One of the joys of teaching – maybe its greatest joy – is to be able to let a student know that you will respect them and protect them.  If your teachers aren’t doing that for you, they’re dicks, pure and simple.  I’m amazed (and humbled) by just how much people will trust you, once you are able to convince them that you want only what’s best for them, that you won’t take them for granted, that you’ll honor their confidence, that you won’t abuse their trust.  I take this part of the job very, very seriously.  I think it’s one of the best things one human being can ever do for another – and all the Nietzsche, Sartre and Heidegger expertise combined is no substitute.

Oh, occasionally you’ll have a sociopath who doesn’t get that, who can’t get that, who will try to take advantage of you.  You know they’re sociopaths because they see trust as a means for manipulating the love and compassion of others for their own interests.  If I even get a whiff of that nonsense, that person is dead to me.  I don’t really care about them, because I can’t care about them.  I’ve had to learn it’s not possible for them to ever be anything other than self-centered egomaniacs, and the best thing I can hope for is for them to die soon.

Jessica Hagy

If you’re not familiar with Jessica Hagy, find her, read her work, and feel good about living again.

A while back I searched on “philosopher” in Google Images to see what I could find to best illustrate the concept.  I found one of Jessica’s graphics, entitled “The Difference between Funny and Mean.” I love it – it’s perfect!  I keep a copy pinned up in my work cubicle just to keep my spirits up.

I later bought a copy of her book How to Be Interesting: An Instruction Manual.  I’ve wanted to be interesting for a very long time, and I was very grateful to have found this remarkable individual’s work.

Of course, not everyone is quite so enthusiastic about Ms. Hagy’s wonderful bit of genius.  A few of the one and two star reviews by Amazon patrons seem to me to just not get what she’s doing.  The folks who were looking for a self-help book did not care for this book all that much (1 ½ stars out of five).  Mind you, customers interested in sports books averaged 3 ½ stars out of five for this work.

For an abstractionist, her x-y graphs and Venn diagrams couldn’t be more fun.  Imagine being able to select a slice of human behavior, suss out its contrapositions (“laughs at others,” “laughs at self”), and then plot out / define the boundaries of the two-dimensional field in front of you.

Hmm.  The more I think about it, it makes a whole lot of sense that sports enthusiasts would enjoy the little diagrams and graphs more than others.  Among its other virtues, sports reflect the desire to bring order out of the chaos that is human existence.  A literal world of play – who knew?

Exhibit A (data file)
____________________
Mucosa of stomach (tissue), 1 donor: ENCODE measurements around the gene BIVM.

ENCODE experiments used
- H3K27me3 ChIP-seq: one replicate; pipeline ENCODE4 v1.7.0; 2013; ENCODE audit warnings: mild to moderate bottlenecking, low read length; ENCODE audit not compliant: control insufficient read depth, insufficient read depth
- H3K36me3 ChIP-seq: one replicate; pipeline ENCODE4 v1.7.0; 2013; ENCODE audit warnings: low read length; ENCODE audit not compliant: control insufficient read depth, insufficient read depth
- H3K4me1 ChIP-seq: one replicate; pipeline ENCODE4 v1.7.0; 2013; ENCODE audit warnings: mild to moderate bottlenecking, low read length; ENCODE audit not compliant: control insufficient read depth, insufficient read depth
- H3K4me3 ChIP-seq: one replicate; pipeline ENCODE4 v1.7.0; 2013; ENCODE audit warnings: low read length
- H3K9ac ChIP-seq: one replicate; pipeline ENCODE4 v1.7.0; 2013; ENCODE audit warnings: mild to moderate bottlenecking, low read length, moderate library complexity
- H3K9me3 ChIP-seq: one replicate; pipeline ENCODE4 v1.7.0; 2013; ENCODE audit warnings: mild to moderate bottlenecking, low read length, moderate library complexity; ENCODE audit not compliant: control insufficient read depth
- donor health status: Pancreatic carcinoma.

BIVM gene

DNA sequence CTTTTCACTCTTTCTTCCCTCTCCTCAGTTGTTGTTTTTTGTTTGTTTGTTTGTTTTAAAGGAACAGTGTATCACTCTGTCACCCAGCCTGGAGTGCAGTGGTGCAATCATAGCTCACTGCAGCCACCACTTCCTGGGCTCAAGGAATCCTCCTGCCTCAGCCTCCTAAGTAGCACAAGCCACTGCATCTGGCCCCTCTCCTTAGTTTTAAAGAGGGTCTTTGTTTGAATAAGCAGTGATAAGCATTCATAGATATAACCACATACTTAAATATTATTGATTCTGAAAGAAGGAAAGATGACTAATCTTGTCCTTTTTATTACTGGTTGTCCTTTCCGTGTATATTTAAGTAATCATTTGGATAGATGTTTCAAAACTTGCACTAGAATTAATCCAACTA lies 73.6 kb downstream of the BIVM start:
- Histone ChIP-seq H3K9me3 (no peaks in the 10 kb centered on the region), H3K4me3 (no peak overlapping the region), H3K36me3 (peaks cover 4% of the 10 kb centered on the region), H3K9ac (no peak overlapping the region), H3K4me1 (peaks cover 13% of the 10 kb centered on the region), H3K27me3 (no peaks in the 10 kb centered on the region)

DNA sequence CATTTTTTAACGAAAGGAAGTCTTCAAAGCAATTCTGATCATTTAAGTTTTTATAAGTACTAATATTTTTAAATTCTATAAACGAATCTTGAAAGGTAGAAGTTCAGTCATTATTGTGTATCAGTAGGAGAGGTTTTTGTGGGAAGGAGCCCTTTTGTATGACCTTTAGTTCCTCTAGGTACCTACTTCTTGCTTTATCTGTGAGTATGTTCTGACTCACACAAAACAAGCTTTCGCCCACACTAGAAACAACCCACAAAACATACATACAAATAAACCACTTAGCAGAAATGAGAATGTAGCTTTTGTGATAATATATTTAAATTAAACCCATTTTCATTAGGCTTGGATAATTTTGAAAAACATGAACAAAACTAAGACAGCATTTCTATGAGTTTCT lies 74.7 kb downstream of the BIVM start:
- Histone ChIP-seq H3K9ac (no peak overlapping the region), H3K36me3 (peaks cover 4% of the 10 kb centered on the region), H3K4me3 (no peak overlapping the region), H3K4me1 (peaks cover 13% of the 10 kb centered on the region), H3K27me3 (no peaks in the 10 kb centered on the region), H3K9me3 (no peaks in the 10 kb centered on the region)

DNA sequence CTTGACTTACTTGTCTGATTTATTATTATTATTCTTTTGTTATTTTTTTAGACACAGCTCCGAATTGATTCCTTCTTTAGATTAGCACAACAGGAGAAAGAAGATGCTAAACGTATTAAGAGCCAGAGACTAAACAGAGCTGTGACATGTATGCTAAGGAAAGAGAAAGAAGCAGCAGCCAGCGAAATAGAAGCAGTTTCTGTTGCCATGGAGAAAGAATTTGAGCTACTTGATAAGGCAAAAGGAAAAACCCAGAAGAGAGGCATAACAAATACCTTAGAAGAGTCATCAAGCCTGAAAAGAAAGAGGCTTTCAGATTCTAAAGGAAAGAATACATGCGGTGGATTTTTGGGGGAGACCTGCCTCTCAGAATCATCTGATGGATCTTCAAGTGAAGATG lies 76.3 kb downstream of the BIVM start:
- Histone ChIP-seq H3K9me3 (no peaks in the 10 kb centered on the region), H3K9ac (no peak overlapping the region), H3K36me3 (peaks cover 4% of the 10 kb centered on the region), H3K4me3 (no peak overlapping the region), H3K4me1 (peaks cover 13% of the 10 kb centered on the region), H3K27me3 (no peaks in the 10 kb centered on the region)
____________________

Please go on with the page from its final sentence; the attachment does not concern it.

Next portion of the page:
This is Why People Don’t Talk to Me

Some time ago a student of mine wrote me with a request to respond to a personal survey.  They were upset that “someone” they cared about had called them vain, conceited and self-centered, so they sent a short survey to a few people whose honest feedback they could trust.  The survey asked, “Am I vain?  Am I conceited?  Am I self-centered?” – with a request to answer yes or no to each of these questions.  Ever my philosophical self, I replied:

“It’s not clear to me how the results of your survey will help improve your relationship with this other person.  Keep in mind, I don’t have clue one about who this “someone” is – and I prefer not to know! – so that my remarks can at least attempt to be as objective as possible.  Whoever this someone is, ask yourself:  “Will this survey and its results improve my relationship with this person?  Will it help bring us closer together?  Or will this survey only worsen that relationship?  Will it only drive us further apart?”  The kind of relationship YOU want to have with this person has everything to do what your survey means for that relationship.

“To be human is to be vain, self-centered, conceited, spiteful, nasty, mean, ruthless, disgusting, ignorant and rude.  To be human is also to be valuable, nurturing, humble, just, pleasant, joyful, caring, appealing, curious and polite.  And to be human is to be all of this, a walking, incomprehensible bundle of contradictions, and much more besides.  If we are human, we have to keep in mind that the shadows of our existence highlight, emphasize, and “make stand out” what is truly outstanding about this same existence.  In other words, until we can acknowledge and accept the failings and frailties of being human, we can never appreciate how human beings manage to overcome such obstacles again and again.  Our efforts, our struggles to prevail, give meaning to our lives and make them worth living.

“Clearly being out of the classroom for so long has caused me to preach endlessly!  Thanks for letting me ramble on.  As always, know that you have my care, concern, and support.  I look forward to hearing from you.”

I never heard back from them.